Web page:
Afterward, Mike McCarthy and Charles Woodson were in different places – literally, and emotionally.
The Green Bay Packers coach was down a long corridor from the Soldier Field visitors’ locker room, standing at the podium discussing his team’s 21-13 victory over the archrival Chicago Bears. The even-keeled, all-football McCarthy wasn’t interested in the obvious narrative: How his team, which at one point had been 2-3 in the wake of a controversial loss in Seattle and an 18-point blown lead two weeks later in Indianapolis, had gone from the precipice of a lost season to clinching its second consecutive NFC North division title with two weeks left to play.
“I'm not a drama queen,” McCarthy said in one of his Pittsburgh macho moments. “It's great that we won the (division) championship today. I feel good about it. I'm not trying to diminish anything here. But we're just getting started. We feel that way as a football team.
“I'm not trying to be arrogant. We feel we have a lot better football in front of us. This is an extremely important game for everybody involved today, but we fully expected to come in here and win this thing. We got the division championship, and now we'll be focused on (getting to) 11 wins next week at home against Tennessee."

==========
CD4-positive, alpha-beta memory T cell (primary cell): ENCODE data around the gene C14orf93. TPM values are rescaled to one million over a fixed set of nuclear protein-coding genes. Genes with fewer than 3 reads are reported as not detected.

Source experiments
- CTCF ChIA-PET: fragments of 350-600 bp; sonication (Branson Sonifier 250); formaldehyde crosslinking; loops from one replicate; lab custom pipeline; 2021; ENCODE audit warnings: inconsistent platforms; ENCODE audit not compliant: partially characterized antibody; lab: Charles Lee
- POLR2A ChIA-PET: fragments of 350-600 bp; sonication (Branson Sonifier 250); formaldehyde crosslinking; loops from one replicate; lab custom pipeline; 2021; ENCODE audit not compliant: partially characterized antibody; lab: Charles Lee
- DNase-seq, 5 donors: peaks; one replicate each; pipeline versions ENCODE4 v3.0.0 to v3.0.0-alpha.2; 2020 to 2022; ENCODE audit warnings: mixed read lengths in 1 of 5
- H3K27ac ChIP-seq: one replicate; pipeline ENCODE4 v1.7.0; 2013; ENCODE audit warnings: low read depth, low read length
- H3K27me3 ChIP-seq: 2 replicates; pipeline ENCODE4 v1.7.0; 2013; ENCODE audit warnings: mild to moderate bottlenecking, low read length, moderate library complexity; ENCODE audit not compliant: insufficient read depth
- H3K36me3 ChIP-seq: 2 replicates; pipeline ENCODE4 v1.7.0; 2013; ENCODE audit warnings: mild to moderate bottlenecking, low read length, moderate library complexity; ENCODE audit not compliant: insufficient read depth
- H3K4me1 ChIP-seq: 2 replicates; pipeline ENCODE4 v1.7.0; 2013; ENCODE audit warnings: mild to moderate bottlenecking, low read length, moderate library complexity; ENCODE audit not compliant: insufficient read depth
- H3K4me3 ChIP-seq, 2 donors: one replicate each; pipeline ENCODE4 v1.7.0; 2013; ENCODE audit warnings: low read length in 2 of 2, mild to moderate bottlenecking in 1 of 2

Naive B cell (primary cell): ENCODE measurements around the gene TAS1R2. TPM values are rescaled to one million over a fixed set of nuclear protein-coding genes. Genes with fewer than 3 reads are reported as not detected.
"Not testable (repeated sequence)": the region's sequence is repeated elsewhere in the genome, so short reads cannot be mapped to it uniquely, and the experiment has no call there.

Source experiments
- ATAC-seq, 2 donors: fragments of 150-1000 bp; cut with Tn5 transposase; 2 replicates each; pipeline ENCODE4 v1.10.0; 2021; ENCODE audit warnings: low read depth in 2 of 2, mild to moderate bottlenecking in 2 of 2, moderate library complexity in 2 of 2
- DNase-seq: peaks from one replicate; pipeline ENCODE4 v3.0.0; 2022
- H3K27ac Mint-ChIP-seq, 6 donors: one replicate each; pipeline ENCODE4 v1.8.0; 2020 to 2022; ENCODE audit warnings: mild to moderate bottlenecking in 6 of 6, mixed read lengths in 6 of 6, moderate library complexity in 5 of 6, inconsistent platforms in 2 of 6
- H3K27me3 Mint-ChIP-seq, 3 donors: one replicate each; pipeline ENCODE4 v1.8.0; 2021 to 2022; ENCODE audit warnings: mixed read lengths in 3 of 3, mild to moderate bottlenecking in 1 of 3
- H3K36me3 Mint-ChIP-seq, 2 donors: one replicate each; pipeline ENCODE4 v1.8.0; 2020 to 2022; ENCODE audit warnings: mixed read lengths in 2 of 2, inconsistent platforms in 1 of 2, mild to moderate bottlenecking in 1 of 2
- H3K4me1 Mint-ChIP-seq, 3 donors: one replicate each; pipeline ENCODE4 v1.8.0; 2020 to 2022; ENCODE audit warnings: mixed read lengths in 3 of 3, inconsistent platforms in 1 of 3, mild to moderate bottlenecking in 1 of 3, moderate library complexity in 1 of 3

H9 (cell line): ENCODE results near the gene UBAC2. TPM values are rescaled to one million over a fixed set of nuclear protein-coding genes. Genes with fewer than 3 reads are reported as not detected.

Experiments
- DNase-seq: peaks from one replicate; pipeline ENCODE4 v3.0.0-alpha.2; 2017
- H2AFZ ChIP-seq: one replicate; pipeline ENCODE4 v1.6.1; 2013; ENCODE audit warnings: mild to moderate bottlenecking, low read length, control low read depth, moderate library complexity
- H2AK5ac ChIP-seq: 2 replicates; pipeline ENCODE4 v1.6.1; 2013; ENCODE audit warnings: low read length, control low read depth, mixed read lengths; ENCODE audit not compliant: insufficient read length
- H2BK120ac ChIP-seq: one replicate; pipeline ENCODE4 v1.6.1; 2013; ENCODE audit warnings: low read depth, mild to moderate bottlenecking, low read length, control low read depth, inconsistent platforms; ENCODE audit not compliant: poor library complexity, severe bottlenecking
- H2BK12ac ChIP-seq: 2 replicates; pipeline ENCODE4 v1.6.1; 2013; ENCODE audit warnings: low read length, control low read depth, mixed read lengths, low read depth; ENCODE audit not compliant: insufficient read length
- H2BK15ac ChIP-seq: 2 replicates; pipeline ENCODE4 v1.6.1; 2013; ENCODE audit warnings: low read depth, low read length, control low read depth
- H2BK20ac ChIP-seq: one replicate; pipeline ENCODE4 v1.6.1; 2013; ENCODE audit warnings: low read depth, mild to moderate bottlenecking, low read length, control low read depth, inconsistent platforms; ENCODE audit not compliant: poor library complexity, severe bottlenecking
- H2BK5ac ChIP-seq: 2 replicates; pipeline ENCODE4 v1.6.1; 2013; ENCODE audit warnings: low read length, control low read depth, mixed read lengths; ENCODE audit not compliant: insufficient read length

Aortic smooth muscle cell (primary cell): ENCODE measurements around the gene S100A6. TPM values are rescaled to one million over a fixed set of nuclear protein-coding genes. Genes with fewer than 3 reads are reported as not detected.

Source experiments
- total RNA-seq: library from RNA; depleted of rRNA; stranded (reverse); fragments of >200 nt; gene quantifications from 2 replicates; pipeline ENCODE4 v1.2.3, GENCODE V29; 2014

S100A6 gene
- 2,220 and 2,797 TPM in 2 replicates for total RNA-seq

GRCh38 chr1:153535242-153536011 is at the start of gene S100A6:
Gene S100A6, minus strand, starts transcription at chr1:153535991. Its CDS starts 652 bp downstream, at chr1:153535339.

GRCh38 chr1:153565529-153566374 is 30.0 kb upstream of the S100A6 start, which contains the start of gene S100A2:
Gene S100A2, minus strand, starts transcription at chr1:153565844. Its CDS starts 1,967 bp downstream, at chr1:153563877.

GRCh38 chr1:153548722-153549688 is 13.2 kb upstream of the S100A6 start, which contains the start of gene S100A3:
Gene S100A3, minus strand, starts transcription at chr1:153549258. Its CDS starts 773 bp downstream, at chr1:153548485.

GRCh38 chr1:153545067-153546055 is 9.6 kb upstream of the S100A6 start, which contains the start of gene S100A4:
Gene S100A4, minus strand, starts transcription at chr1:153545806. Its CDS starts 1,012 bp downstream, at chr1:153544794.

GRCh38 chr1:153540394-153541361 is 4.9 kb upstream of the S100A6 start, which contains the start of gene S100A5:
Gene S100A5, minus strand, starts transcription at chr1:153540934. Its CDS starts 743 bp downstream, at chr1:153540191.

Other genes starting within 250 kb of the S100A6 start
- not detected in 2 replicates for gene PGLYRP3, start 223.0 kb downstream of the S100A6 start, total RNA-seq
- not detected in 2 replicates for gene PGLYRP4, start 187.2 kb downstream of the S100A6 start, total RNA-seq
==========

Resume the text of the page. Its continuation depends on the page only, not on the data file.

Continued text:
Then, there was Woodson, the team’s sage, emotional defensive leader, standing in the visitors’ locker room, soaking it in, watching his teammates don their NFC NORTH CHAMPIONS baseball caps and revel in their eighth victory in their last nine games (and sixth in a row) against the Bears.
Woodson was in complete agreement with McCarthy on the idea that this team has more to accomplish. But having just spent his seventh straight game as a spectator because of his Oct. 21 broken collarbone, the veteran safety found himself feeling a bit more introspective. It had been in this very locker room that he’d delivered his famous pregame speech about booking a trip to Super Bowl XLV against President Barack Obama’s favorite team (“White House on three!”) and celebrated that NFC Championship Game victory a few hours later.